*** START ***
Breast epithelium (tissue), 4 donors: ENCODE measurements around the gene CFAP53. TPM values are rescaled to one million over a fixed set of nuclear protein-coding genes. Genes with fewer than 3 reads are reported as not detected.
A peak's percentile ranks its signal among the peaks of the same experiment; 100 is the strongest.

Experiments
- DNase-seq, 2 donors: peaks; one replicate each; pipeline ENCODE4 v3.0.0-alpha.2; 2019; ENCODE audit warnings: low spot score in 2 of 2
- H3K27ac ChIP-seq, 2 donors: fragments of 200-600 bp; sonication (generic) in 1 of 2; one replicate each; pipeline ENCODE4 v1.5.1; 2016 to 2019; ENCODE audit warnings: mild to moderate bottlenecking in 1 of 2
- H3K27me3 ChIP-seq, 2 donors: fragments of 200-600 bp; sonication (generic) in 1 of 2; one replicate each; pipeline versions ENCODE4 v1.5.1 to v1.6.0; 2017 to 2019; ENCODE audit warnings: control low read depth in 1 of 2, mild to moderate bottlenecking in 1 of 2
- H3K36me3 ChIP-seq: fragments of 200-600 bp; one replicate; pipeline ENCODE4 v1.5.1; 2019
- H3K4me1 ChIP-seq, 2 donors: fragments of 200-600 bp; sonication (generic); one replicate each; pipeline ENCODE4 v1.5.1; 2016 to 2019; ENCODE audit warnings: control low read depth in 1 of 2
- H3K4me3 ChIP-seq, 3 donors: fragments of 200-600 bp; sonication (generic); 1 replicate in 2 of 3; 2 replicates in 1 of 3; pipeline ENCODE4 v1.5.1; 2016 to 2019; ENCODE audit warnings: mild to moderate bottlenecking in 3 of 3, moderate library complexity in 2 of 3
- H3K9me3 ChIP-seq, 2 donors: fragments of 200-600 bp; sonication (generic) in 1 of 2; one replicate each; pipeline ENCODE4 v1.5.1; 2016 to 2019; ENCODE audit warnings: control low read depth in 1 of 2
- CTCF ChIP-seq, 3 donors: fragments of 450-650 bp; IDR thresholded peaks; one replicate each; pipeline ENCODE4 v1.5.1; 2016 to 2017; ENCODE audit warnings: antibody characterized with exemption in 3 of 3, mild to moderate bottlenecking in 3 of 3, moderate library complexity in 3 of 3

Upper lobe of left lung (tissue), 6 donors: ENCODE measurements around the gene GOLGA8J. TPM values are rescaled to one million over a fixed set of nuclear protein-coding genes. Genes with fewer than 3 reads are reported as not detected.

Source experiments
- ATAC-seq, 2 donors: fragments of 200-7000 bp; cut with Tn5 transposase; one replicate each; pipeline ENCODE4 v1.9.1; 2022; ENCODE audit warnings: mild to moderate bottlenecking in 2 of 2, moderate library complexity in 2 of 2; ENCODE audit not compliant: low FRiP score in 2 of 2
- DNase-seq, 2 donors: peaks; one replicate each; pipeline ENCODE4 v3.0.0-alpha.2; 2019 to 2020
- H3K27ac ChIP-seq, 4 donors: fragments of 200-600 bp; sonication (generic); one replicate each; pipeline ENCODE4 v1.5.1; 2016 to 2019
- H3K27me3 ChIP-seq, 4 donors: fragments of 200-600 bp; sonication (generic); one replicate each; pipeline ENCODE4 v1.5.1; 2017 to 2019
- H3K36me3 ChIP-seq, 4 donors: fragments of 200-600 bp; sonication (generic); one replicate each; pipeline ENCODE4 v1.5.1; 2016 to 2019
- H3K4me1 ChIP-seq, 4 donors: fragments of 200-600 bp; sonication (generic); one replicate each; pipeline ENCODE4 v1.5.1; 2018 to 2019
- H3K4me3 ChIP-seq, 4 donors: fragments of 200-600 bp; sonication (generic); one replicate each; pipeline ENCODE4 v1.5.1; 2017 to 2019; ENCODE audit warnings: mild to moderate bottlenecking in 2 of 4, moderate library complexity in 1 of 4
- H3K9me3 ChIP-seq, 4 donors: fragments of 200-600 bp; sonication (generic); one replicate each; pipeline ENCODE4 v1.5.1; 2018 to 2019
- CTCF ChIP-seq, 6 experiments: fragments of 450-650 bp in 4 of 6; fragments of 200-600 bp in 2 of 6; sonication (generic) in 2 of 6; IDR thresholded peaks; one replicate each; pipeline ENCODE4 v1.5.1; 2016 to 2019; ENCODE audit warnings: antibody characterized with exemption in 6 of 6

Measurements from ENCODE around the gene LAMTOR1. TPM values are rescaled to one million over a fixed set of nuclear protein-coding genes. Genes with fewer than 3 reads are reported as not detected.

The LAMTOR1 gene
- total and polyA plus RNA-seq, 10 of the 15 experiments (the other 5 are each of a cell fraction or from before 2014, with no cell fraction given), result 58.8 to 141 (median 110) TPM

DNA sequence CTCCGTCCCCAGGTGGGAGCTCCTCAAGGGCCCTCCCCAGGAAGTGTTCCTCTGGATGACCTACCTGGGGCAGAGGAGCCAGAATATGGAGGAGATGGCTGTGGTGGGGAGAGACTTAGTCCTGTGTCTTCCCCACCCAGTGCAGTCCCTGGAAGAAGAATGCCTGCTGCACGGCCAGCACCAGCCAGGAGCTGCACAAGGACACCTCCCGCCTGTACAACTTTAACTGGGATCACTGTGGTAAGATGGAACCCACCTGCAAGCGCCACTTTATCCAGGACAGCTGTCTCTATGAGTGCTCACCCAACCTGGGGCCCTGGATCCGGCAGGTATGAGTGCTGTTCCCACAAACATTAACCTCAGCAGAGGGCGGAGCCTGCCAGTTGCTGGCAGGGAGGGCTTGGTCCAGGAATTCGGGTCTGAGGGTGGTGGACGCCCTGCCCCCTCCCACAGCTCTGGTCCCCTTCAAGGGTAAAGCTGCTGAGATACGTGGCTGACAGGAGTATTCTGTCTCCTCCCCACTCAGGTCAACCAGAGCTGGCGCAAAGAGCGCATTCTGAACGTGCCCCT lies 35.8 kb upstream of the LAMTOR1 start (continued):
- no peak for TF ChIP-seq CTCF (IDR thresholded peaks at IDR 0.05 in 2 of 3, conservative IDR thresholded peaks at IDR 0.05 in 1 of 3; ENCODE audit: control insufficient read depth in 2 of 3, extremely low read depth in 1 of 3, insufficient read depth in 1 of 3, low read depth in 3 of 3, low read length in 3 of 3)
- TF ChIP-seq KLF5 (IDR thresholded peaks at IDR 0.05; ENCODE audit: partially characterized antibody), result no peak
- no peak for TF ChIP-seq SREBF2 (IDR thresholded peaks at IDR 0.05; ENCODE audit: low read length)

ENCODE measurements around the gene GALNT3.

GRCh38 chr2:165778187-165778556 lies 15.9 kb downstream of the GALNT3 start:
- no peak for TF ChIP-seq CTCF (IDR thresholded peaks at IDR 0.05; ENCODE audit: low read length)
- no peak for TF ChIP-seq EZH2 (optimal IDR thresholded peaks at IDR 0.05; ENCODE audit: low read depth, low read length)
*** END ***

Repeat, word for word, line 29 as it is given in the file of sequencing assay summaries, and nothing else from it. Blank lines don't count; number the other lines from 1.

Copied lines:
- no peak for TF ChIP-seq SREBF2 (IDR thresholded peaks at IDR 0.05; ENCODE audit: low read length)